BACKGROUND: There is little evidence for counseling patients who seek uterine conservation in the setting of placenta accreta.
CASE: We report the case of a 37-year-old woman with retained placenta accreta after vaginal delivery. Attempts at transvaginal removal failed, and the placenta was removed through a fundal hysterotomy with bilateral uterine artery ligations performed to control blood loss. She conceived a second pregnancy 11 months later and sustained spontaneous fundal uterine rupture at 26.5 weeks of gestation with a recurrent accreta found at the rupture site. The newborn survived but has residual musculoskeletal morbidity and developmental delay at 1 year of age.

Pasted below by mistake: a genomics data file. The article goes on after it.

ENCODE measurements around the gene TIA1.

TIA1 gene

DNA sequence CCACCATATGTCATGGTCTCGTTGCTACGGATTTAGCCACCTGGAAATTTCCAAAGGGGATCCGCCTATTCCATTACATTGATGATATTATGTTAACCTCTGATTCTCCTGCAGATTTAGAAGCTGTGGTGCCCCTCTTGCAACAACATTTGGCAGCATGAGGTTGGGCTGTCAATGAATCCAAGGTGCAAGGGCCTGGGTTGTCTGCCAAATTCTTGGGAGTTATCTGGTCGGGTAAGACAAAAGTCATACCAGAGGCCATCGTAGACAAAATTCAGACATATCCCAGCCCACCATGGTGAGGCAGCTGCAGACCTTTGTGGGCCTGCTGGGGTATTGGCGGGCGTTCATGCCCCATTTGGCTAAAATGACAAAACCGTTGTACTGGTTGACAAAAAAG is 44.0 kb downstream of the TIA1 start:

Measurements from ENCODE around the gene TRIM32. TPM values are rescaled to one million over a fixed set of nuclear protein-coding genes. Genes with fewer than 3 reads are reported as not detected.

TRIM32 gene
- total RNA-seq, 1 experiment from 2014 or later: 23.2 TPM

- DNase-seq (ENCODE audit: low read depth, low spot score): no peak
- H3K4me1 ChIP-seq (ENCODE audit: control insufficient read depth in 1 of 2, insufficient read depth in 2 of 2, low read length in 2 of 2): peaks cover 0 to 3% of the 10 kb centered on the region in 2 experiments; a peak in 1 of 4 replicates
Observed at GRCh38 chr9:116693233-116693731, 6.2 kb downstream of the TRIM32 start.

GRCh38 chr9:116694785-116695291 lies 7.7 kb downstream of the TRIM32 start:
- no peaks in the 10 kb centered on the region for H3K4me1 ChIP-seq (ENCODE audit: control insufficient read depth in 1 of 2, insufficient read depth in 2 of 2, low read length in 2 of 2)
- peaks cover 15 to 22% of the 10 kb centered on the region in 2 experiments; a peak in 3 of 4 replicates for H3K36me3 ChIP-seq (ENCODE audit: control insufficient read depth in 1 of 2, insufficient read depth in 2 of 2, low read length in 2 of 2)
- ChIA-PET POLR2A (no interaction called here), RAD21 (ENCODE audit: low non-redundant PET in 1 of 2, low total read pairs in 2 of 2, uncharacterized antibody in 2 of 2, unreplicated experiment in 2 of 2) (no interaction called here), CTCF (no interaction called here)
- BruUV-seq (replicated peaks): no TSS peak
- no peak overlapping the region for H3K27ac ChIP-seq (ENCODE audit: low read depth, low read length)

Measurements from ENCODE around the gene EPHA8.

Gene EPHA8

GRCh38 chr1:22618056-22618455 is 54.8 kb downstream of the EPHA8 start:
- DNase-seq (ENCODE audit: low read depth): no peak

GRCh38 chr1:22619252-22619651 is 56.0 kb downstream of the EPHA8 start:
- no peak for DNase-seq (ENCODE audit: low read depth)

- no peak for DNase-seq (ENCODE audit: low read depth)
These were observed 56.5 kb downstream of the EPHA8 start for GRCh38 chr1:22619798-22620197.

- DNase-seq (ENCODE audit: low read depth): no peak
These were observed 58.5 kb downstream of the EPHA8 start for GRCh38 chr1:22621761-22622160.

CONCLUSION: Patients undergoing conservative treatment of placenta accreta in the setting of a fundal hysterotomy should be cautioned about recurrent accreta and uterine rupture.
Patients undergoing conservative accreta management with fundal hysterotomy should be counseled about uterine rupture.
Department of Obstetrics & Gynecology, Brigham and Women's Hospital, and Harvard Medical School, Boston, Massachusetts.
Corresponding author: Daniela A. Carusi, MD, MSc, Assistant Professor of Obstetrics and Gynecology, Harvard Medical School, Department of Obstetrics & Gynecology, Brigham & Women's Hospital, 75 Francis Street, Boston, MA 02115; e-mail: email@example.com; firstname.lastname@example.org.
Financial Disclosure The authors did not report any potential conflicts of interest.